KL They’re collaging their hearts out. [laughs] 

SWB “I feel like this collage lacks a strong through line.” [KL laughs] Right? Who cares! 

KL No. 

SWB But I sat there the whole class period and didn’t stick anything down. 

KL Aww. 

SWB I remember getting an extension on this—working on it when other people had moved onto something else. And still being like, “nothing’s right” and going through magazine after magazine and being like, “nothing says what I want it to say!” And I just couldn’t just put some shit onto the construction paper and move on with my six year old life! [KL laughs] I just was so stuck! And I remember feeling so humiliated and embarrassed because I couldn’t seem to get over that hump of being like, “nothing I can put down is right and so I can’t put anything down at all.” And I remember feeling really ashamed of that—for a long time, clearly, because I remember it so clearly! I remember the one thing I actually pasted down on my construction paper was a picture of a woman that I’m 99% sure came out of a cigarette ad. [KL laughs] 

KL Cool. 

SWB Where she had a sea breeze through her hair and was smiling and laughing… and that’s the only thing I put down. [KL laughs] 

[11:41]

KL I mean, god damn, the dreaded collage. But I totally understand that feeling, it’s so rough! 

SWB And it’s only certain stuff that really triggers it for me. And art related stuff kind of does it for me. [KL laughs] To this day, my literal nightmare is being asked to go to one of those drink wine and paint a painting nights because I think I would just stare at the blank canvas—I know I would just stare at the blank canvas—and feel stupid, and inept, and not know where to start. And then feel embarrassed for not just doing it, and embarrassed that I can’t get over that. And then just work myself up into a whole thing…and then feel ashamed of whatever I ended up with. 

KL Okay, so I’m signing us up for a sip and paint class stat. 

SWB Oh my gosh, please don’t! [KL laughs] I hate this and I hate you! [KL laughs]

KL We’re going to do it. We’re going to paint a shitty painting and it’s going to be great. 

SWB Ugh, I need you to free me from this prison. 

KL Yes! [SWB laughs] Let’s do it together!

SWB [laughing] Okay. [short transition music plays]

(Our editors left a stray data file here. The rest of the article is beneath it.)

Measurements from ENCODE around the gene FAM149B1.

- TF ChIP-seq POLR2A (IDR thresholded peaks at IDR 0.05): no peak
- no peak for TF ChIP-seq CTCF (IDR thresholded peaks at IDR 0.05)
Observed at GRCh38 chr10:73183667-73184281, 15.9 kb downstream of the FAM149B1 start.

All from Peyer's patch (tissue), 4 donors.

[12:35]

Interview: R.O. Kwon

SWB R.O. Kwon is the author of the bestselling novel, The Incendiaries, which came out last year. It’s a story about young love, religious fundamentalism, loss of faith, and it was named one of the best books of the year by NPR, The Atlantic, Bustle, Buzzfeed, the BBC, and a million other outlets. So, as of this week, The Incendiaries is now available on paperback and we are so excited to talk to R.O. R.O, thank you so much for being here, what a year you’ve had!

R.O. Kwon Thank you so much for having me, I’m so glad to be here! [laughs]

SWB So, The Incendiaries was also one of my favorite books last year, and I’d love to start with that. Can you just tell listeners a little bit about it for those who haven’t read it yet or heard about it yet?

ROK So, it’s a book about a woman who gets involved with a group of fundamentalist Christians with ties to North Korea. And the group turns out to be a cult and they end up bombing abortion clinics, healthcare clinics, in the name of faith.

SWB Like you mentioned, a lot of the book centers on religious fundamentalism. And you’ve talked before about how some of that was the culture that you were part of growing up. Maybe not the extremism [laughs] that you talk about in the book, but I read that you used to call yourself a Jesus freak and that then at some point in your later teens, you left the church. And I’m curious if you could talk a little bit about what that was like and how that experience sort of showed up in The Incendiaries?

ROK So, I was raised deeply Christian. And I was so Christian that I really did believe that I was going to become a pastor or a missionary. I just really wanted to give my life to God. And then when I was 17, I lost that faith. And it was… I still have trouble talking about it. I have trouble conveying how devastating it was. It was a loss of so much, you know? It was a loss of this God who I used to believe in and who I’d thought I loved. It was also the loss of—at the time, all my friends and family pretty much were raised from mildly Christian to very Christian, that was the range. [laughs] They thought that it was a juvenile passing rebellion—that’s kind of what my mother still thinks about it. [laughs] And then I went off to college and there was this extra level of loneliness where all my new friends in college had pretty much no experience of religion. So, at some point I’d tell people, “so, you know, I used to be really Christian” and my new friends would just all sort of look at me like, “huh, that’s weird.” [laughs] And they’d say, “good for you! You escaped! You’re free! [laughs] Congratulations, you can drink and have sex with the rest of us!” And that’s true, that is true…but it was also the central loss of my life and there was something extraordinarily crushing about feeling as though I was walking around in a state of profound grief and not even having that be visible to anyone I knew. So, I think I wanted to write about that, as well as about how wonderful it was to believe. And I think I wanted to write a book that could perhaps speak to people on different parts of the faith spectrum that could perhaps make a little bit more sense of other people who are on different parts of the faith spectrum.